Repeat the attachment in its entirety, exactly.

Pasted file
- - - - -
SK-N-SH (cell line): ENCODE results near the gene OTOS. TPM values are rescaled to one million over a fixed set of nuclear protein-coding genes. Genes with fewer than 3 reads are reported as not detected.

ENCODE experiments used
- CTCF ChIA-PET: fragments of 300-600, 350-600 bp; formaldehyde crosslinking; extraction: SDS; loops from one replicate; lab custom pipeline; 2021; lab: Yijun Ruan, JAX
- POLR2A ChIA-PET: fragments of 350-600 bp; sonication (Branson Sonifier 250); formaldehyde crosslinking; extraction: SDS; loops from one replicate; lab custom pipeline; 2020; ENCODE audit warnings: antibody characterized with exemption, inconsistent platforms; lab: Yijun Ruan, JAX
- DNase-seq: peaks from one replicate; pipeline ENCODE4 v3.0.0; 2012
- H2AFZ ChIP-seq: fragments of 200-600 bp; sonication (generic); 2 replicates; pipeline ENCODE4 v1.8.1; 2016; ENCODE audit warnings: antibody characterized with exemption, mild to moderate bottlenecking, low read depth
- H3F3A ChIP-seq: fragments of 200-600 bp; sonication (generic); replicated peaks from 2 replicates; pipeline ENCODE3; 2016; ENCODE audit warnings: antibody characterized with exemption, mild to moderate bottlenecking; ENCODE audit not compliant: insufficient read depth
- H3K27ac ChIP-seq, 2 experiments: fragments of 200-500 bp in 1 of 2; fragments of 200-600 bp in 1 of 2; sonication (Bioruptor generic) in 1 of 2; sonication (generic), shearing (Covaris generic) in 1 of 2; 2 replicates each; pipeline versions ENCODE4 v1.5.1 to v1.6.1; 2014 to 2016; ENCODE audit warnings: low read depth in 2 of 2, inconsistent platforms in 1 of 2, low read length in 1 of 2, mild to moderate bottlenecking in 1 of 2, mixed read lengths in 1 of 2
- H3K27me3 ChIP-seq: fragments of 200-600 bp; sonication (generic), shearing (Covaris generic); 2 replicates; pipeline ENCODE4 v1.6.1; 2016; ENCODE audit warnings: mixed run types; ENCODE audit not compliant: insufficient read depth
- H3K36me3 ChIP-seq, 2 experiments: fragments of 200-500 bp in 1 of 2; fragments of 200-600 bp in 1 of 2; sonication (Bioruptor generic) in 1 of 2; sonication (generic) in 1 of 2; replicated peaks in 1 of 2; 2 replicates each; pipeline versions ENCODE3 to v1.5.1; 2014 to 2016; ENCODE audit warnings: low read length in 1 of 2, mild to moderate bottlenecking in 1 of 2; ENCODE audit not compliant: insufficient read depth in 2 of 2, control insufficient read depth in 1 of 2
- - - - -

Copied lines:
SK-N-SH (cell line): ENCODE results near the gene OTOS. TPM values are rescaled to one million over a fixed set of nuclear protein-coding genes. Genes with fewer than 3 reads are reported as not detected.

ENCODE experiments used
- CTCF ChIA-PET: fragments of 300-600, 350-600 bp; formaldehyde crosslinking; extraction: SDS; loops from one replicate; lab custom pipeline; 2021; lab: Yijun Ruan, JAX
- POLR2A ChIA-PET: fragments of 350-600 bp; sonication (Branson Sonifier 250); formaldehyde crosslinking; extraction: SDS; loops from one replicate; lab custom pipeline; 2020; ENCODE audit warnings: antibody characterized with exemption, inconsistent platforms; lab: Yijun Ruan, JAX
- DNase-seq: peaks from one replicate; pipeline ENCODE4 v3.0.0; 2012
- H2AFZ ChIP-seq: fragments of 200-600 bp; sonication (generic); 2 replicates; pipeline ENCODE4 v1.8.1; 2016; ENCODE audit warnings: antibody characterized with exemption, mild to moderate bottlenecking, low read depth
- H3F3A ChIP-seq: fragments of 200-600 bp; sonication (generic); replicated peaks from 2 replicates; pipeline ENCODE3; 2016; ENCODE audit warnings: antibody characterized with exemption, mild to moderate bottlenecking; ENCODE audit not compliant: insufficient read depth
- H3K27ac ChIP-seq, 2 experiments: fragments of 200-500 bp in 1 of 2; fragments of 200-600 bp in 1 of 2; sonication (Bioruptor generic) in 1 of 2; sonication (generic), shearing (Covaris generic) in 1 of 2; 2 replicates each; pipeline versions ENCODE4 v1.5.1 to v1.6.1; 2014 to 2016; ENCODE audit warnings: low read depth in 2 of 2, inconsistent platforms in 1 of 2, low read length in 1 of 2, mild to moderate bottlenecking in 1 of 2, mixed read lengths in 1 of 2
- H3K27me3 ChIP-seq: fragments of 200-600 bp; sonication (generic), shearing (Covaris generic); 2 replicates; pipeline ENCODE4 v1.6.1; 2016; ENCODE audit warnings: mixed run types; ENCODE audit not compliant: insufficient read depth
- H3K36me3 ChIP-seq, 2 experiments: fragments of 200-500 bp in 1 of 2; fragments of 200-600 bp in 1 of 2; sonication (Bioruptor generic) in 1 of 2; sonication (generic) in 1 of 2; replicated peaks in 1 of 2; 2 replicates each; pipeline versions ENCODE3 to v1.5.1; 2014 to 2016; ENCODE audit warnings: low read length in 1 of 2, mild to moderate bottlenecking in 1 of 2; ENCODE audit not compliant: insufficient read depth in 2 of 2, control insufficient read depth in 1 of 2